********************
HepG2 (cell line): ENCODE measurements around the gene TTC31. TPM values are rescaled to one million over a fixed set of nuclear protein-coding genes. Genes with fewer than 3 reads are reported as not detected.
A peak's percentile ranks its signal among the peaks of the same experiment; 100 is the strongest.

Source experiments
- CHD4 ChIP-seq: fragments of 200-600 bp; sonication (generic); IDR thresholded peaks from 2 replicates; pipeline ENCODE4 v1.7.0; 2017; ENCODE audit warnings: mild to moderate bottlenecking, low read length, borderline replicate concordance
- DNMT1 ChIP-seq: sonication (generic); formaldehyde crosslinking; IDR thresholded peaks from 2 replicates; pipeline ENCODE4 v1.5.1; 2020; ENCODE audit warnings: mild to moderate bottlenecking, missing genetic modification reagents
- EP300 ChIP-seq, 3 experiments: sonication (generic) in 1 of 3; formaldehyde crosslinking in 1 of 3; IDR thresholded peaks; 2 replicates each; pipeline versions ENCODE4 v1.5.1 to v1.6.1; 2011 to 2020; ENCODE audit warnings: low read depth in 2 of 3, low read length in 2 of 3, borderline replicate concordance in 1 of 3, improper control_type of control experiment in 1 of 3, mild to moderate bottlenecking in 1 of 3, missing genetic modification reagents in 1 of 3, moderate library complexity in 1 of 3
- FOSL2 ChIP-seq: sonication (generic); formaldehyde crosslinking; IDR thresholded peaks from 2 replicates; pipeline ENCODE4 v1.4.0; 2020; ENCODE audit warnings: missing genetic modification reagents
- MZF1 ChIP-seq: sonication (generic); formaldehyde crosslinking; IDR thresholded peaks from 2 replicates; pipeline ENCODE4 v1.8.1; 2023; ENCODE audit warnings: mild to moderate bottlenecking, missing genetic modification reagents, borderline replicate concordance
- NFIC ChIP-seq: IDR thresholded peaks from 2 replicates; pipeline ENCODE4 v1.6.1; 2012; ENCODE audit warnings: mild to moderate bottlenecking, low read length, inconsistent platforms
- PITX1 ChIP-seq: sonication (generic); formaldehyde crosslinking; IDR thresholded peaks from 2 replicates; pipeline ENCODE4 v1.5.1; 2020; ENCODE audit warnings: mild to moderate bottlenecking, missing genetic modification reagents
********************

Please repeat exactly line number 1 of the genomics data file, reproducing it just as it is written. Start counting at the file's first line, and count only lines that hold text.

HepG2 (cell line): ENCODE measurements around the gene TTC31. TPM values are rescaled to one million over a fixed set of nuclear protein-coding genes. Genes with fewer than 3 reads are reported as not detected.